"He's a go-getter," said Lt. Col. William Lowe, 41st RQS commander. "Everything he does, he does very well. I think what makes him so successful is that he sets goals, knows what he needs to do, and then seeks mentorship from senior officers. He knows exactly what questions to ask and asks questions most junior officers don't.

"His work ethic stands out the most," he added. Winning this award is significant because he is being recognized by an organization created by the very first pilots.

Dugan takes pride in being part of the rescue community. He wants to help the young soldiers who are on the ground, he said with his enthusiastic but laid back demeanor.

"I feel like rescue is the most tangible way to serve," said Dugan. "'That others may live.' That sums it up right there. I can't think of anything more selfless and honorable than going out there and risking your life to save somebody.

"By winning the 2011 Daedalian Exceptional Pilot Award I am representing the Air Force rescue community," he added. "I didn't do anything different than the rescue guys today, who are braving hostile fire and blinding dust."

At the award presentation, Dugan kept the mood light with jokes while acknowledging the people who helped him throughout his time at Moody.

"He has a playful sense of humor," said Lowe. "When a lot of people are recognizing him, he uses that humor to deflect the attention to the people who helped him accomplish it."

Since Dugan has been at Moody, he has deployed three times, supporting Operations Enduring Freedom, Iraqi Freedom, and New Dawn. Dugan's deployment to Iraq included more than 3,200 hours of alert coverage, supporting more than 417 special operations missions. While in Afghanistan, he saved the lives of more than 140 and provided critical life saving treatment to more than 200 additional coalition forces and Afghan local nationals.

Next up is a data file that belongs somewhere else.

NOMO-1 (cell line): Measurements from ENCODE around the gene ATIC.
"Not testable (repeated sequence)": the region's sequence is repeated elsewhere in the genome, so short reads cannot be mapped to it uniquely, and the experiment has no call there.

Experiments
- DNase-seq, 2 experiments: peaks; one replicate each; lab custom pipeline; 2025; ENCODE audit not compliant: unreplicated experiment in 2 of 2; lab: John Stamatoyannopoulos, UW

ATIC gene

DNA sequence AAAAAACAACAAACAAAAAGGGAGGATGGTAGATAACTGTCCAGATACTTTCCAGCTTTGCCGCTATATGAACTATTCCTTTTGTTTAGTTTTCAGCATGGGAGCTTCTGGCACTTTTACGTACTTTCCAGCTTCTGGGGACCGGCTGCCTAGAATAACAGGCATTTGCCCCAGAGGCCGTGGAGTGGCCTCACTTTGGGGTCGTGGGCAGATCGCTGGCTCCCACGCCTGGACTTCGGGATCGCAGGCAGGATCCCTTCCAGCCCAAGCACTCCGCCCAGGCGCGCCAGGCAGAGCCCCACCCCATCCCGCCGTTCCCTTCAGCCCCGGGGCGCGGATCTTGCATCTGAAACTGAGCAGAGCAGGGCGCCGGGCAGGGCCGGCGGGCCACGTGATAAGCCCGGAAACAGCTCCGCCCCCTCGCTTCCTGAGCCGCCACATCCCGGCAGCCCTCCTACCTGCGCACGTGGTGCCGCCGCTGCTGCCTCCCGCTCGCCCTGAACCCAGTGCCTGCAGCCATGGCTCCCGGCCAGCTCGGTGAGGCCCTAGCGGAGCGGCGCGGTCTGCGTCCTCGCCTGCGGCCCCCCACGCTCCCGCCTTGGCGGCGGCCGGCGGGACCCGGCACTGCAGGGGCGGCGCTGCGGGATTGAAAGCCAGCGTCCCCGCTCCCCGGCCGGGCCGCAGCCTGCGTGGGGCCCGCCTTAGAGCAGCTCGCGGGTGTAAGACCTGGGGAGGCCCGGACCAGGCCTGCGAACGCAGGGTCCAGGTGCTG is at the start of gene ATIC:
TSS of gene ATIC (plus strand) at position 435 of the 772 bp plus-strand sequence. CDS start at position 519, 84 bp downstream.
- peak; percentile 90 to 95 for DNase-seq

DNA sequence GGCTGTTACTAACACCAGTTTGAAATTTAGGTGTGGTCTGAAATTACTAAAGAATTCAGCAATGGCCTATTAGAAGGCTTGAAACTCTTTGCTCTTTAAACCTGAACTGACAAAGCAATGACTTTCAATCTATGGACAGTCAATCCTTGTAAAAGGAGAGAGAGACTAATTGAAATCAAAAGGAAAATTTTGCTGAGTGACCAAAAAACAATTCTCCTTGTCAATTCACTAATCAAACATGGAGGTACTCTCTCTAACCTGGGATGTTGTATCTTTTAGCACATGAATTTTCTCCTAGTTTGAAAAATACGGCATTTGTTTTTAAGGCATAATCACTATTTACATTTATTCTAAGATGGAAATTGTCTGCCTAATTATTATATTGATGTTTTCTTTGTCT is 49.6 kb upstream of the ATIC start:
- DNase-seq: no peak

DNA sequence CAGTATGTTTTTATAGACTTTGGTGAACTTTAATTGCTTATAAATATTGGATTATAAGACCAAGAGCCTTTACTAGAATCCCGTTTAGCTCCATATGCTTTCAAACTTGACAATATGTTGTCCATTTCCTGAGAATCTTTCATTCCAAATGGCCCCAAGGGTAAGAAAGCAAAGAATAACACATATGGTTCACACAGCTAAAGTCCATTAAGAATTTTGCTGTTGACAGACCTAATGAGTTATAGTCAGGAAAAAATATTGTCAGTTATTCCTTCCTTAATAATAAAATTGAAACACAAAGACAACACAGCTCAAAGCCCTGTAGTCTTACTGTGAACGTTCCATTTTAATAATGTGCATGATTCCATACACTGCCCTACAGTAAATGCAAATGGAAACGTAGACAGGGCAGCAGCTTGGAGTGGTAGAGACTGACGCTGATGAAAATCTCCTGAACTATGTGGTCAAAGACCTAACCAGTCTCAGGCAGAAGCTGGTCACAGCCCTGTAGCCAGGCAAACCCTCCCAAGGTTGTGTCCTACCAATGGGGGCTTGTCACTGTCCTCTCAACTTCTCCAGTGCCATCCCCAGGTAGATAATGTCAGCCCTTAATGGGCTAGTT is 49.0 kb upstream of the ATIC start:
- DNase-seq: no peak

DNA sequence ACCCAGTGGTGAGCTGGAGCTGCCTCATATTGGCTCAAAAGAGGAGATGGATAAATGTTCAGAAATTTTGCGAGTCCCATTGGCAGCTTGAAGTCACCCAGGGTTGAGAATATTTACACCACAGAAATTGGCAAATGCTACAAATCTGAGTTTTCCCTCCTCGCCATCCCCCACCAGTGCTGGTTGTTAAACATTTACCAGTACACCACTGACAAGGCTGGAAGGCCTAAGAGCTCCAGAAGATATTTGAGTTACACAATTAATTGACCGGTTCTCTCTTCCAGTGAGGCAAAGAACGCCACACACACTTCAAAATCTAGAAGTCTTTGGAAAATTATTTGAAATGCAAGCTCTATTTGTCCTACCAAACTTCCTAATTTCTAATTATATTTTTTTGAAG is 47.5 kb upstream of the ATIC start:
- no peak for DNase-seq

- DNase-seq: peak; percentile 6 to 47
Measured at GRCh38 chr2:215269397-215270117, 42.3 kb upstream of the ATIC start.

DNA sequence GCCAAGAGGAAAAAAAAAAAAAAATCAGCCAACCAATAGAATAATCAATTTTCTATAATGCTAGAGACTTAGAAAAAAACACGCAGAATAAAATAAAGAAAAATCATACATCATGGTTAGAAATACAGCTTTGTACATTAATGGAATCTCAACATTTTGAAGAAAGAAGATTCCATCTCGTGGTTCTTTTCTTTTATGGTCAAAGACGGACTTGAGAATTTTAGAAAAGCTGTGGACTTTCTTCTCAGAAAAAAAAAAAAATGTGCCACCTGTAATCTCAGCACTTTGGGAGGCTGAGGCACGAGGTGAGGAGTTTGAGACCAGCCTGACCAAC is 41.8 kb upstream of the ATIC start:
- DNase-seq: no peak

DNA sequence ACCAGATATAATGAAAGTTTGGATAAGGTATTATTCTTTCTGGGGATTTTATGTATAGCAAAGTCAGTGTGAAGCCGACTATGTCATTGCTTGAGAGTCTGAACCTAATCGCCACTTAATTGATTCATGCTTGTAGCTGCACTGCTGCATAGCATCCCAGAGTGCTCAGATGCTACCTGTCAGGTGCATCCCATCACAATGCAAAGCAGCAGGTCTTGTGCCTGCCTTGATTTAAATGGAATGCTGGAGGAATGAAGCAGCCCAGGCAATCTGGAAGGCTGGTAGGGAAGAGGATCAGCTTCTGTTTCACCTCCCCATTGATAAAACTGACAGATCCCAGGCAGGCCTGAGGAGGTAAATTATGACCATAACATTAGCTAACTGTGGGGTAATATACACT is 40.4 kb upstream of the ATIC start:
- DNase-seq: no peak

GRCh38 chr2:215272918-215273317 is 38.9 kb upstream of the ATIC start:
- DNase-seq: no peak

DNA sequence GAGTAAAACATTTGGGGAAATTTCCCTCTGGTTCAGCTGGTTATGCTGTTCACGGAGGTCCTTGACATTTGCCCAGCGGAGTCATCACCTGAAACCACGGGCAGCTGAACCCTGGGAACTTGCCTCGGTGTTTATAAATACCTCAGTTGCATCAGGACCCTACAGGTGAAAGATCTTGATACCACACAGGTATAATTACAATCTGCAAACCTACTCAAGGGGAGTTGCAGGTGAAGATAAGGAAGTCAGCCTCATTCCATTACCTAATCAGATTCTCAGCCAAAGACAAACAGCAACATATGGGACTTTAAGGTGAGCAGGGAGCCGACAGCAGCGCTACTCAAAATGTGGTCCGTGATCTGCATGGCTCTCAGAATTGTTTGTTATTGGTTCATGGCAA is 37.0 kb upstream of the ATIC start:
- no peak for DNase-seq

"When deployed, I am also responsible for not only the crew but also the pararescuemen and combat rescue officers," said Dugan. "You have to make important decisions while making sure everybody feels comfortable and is prepared to perform their duties. I am responsible for the lives of those 16 people."

Deployments can be difficult for Dugan, who has a wife and two daughters, ages 2 and 4.

"It can be hard because of how much is asked of us," he said. "I think the most is important thing is to give your family 100 percent of yourself when you are with them. Actually be present when you're present."

In February 2012, Dugan became the 23d Wing executive officer. He said it can be a challenge balancing his duties as a pilot and executive officer.

"As a pilot, I save lives," said Dugan. "As an executive officer, I am serving my country. It can seem unglamorous at times, but I keep things moving and make sure the commander can make good decisions for the wing. I take pride in that."

After accomplishing his goal of becoming a pilot and his many achievements as a pilot, Dugan looks toward his future goals. He still remembers how honest the Air Force was when he wanted to attend the Academy.

"I want to be an effective and motivating leader by caring for the people under me," he said. "I don't want anybody to ever tell me I can't do something, and I work hard to ensure that."